DRC - Warnings Sounded On Voting Machines As PM Assures Polls On Track
This week the Prime Minister of the Democratic Republic of Congo (DRC) Bruno Tshibala provided further assurance that elections are still on track for 23 December 2018, having been postponed from their constitutionally proscribed date in 2016 when President Kabila's second and final term was due to expire.
Speaking during a visit to London, Tshibala responded to ongoing concerns that further delays to the process may yet emerge. Tensions in the country are high, with protests and unrest resulting in regular fatalities and violent crack downs by the state forces.
Meanwhile, the introduction of new voting machines has received a mixed reception after they broke down during a demonstration to representatives in parliament, not for the first time. The opposition Union for the Congolese Nation and Movement for the Liberation of Congo has already issued an official complaint concerning the machines, which enable voters to tap the name of their chosen candidate before printing the ballot paper with their selection.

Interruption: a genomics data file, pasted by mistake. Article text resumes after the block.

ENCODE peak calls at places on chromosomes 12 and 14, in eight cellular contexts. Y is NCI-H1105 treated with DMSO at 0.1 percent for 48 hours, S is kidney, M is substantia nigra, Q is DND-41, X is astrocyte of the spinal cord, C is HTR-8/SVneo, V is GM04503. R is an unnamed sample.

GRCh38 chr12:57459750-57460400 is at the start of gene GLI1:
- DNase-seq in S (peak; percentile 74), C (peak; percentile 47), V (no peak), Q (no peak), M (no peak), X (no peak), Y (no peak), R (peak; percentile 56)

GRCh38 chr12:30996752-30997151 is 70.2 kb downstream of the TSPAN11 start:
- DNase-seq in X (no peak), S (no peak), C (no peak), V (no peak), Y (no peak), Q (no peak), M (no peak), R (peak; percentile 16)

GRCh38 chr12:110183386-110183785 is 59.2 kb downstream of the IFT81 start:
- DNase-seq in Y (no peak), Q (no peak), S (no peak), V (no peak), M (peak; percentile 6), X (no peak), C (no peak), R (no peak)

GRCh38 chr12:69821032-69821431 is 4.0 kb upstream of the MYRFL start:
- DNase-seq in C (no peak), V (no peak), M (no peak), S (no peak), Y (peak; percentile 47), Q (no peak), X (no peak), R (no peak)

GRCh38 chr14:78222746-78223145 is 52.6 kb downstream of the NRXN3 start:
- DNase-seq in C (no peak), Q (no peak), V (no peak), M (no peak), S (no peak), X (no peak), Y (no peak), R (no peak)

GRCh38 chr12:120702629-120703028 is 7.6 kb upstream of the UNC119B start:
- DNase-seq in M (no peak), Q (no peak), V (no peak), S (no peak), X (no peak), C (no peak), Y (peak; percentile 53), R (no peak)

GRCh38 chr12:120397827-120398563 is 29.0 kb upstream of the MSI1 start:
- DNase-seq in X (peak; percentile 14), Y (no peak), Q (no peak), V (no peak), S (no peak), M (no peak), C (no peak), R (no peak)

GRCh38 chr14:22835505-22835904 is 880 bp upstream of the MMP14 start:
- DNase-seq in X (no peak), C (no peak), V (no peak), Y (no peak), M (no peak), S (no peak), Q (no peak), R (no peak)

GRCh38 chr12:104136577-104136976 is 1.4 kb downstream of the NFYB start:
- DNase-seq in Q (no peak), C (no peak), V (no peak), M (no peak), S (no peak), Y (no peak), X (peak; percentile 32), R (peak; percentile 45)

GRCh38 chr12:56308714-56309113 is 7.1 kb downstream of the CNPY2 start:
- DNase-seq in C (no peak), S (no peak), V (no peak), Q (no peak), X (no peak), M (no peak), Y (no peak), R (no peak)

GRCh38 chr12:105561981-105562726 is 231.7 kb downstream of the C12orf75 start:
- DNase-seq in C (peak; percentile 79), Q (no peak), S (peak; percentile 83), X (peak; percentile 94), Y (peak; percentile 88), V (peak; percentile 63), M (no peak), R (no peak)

The national election commission (CENI) has defended the machines, however, saying they are critical for ensuring the election timetable proceeds as scheduled and that it plans to roll out around 100,000 units for the polls.
In addition to the flawed demonstrations, warnings have also been sounded concerning the unreliable power supply and ability of the technology to function at heat. There are those who have also questioned whether the machines and their malfunctions could in fact be a ploy to see elections delayed beyond 2018.